Deduction in general refers to a subtraction or to the drawing of a conclusion through a reasoning process. In tax law, a deduction is an expense that may be subtracted from gross income to reduce an individual's income-tax liability. Some types of deductions allowed by the Internal Revenue Service include:
1. Business deduction-a deduction usually taken from gross income that is allowed for losses or expenses attributable to business activities or to activities engaged in for profit.
2. Charitable deduction- a deduction allowed for a contribution to a charity usually that is qualified under the tax law.
3. Dependency deduction- a deduction allowed to be taken in a set amount for a qualified dependent.
4. Itemized deduction- a deduction for a specifically recorded item that is allowed to be taken from adjusted gross income if the total of such deductions exceeds the standard deduction.
5. Marital deduction- a deduction allowed under the Internal Revenue Code to be taken from the gross estate that amounts to the value of any property interest which is included in the estate and which was given by a decedent to the surviving spouse ,provided that the interest is not terminable during the life of the survivor; a deduction allowed under the IRC of the value of any gift inter vivos subject to gift tax by one spouse to the other.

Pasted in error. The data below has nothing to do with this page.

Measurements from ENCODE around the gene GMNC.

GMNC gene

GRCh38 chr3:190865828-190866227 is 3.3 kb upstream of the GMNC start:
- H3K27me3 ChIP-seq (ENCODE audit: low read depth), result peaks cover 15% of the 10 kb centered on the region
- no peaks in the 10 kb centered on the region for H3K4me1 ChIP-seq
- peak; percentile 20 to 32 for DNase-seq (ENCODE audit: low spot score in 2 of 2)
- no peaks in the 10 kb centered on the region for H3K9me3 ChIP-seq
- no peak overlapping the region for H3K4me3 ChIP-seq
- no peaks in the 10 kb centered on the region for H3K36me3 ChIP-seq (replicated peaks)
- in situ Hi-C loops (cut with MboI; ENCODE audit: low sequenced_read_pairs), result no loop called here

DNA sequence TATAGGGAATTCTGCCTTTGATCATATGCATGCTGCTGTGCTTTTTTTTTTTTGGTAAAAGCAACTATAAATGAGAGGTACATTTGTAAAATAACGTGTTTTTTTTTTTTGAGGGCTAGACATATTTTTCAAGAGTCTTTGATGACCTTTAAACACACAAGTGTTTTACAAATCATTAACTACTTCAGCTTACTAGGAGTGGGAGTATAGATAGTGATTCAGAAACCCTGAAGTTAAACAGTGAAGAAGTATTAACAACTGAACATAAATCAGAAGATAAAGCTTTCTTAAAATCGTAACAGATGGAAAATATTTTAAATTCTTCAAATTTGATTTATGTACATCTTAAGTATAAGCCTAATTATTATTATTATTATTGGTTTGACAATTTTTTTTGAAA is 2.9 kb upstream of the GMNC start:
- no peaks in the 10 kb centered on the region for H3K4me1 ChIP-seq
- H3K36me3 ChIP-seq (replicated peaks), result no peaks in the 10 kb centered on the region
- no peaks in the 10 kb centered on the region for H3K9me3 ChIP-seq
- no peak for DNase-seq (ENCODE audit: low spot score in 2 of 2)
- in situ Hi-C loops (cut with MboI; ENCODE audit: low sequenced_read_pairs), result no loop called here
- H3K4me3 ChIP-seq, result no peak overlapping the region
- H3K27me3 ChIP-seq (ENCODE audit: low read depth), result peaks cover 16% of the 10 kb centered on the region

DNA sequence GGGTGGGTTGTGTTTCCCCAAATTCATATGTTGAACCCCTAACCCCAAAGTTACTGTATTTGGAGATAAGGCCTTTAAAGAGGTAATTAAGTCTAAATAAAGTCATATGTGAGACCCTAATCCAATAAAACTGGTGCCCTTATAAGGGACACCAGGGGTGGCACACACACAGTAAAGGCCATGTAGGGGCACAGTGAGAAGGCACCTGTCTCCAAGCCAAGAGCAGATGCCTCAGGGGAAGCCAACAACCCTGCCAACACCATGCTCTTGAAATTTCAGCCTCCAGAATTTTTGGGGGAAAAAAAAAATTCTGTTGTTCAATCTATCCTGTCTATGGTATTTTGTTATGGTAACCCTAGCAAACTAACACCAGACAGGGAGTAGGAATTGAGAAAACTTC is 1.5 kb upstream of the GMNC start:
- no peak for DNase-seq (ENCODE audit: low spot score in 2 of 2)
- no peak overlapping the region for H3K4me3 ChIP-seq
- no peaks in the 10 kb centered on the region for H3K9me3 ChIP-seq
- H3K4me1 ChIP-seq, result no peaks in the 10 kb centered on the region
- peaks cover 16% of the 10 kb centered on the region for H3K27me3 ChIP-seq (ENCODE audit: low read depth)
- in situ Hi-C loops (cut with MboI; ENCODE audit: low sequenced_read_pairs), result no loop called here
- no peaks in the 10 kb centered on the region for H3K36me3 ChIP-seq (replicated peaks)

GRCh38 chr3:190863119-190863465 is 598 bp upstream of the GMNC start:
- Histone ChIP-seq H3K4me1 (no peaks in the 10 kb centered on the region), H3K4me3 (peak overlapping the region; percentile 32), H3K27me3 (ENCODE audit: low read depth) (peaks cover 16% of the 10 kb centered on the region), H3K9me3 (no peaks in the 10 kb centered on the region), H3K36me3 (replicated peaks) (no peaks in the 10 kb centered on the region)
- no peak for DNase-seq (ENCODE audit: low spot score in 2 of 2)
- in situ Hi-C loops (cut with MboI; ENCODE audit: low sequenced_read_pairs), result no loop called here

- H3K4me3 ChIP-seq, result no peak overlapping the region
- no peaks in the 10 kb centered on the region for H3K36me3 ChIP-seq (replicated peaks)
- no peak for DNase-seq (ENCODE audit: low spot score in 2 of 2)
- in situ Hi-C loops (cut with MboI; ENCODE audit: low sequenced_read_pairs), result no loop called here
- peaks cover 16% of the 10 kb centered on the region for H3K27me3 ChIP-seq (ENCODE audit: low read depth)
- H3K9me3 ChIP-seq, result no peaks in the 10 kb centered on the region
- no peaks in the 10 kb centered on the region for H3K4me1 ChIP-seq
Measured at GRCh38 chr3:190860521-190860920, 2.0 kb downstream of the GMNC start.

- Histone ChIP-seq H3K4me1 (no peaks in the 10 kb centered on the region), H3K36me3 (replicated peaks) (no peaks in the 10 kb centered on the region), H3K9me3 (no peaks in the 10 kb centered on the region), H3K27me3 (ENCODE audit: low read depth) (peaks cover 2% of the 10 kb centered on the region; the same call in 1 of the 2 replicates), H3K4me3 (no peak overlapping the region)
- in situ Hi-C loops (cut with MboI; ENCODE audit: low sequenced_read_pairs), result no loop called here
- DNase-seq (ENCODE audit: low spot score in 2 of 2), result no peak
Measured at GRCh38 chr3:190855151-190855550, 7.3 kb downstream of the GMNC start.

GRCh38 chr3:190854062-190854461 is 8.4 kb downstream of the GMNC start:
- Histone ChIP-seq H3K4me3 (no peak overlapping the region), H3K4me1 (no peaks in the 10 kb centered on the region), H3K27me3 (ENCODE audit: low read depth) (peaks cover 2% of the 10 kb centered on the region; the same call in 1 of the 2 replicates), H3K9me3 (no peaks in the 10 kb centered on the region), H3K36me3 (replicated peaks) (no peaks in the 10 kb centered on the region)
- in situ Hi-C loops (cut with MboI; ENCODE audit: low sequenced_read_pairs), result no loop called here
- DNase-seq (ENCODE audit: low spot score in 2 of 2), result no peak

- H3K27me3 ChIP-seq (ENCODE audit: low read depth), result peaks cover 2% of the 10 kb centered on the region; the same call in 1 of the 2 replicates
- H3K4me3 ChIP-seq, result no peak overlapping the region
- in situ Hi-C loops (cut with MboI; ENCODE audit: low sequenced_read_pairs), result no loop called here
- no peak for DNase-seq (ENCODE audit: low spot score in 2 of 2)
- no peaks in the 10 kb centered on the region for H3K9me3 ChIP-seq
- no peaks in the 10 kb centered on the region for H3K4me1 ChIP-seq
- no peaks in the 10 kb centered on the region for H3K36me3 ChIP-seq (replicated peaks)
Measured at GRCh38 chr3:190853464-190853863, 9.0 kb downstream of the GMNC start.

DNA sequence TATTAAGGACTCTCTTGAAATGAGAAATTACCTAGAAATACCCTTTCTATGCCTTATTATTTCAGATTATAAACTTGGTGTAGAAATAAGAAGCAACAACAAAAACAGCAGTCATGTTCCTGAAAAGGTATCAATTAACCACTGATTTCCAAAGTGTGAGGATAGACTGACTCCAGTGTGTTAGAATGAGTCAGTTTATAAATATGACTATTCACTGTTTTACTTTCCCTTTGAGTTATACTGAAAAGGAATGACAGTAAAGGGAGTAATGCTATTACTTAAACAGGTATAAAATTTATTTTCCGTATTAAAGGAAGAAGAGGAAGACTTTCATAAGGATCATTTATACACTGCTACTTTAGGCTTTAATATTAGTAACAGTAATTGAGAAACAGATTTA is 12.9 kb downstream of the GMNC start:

6. Personal deduction- a deduction allowed to be taken for losses or expenses that are not necessarily attributable to a business activity or an activity engaged in for profit.
7. Personal exemption deduction- a deduction for an amount set by tax law that includes the dependency deduction.
8. Standard deduction- a deduction of an amount set by tax law that is allowed to be taken from adjusted gross income unless the taxpayer elects to itemize deductions.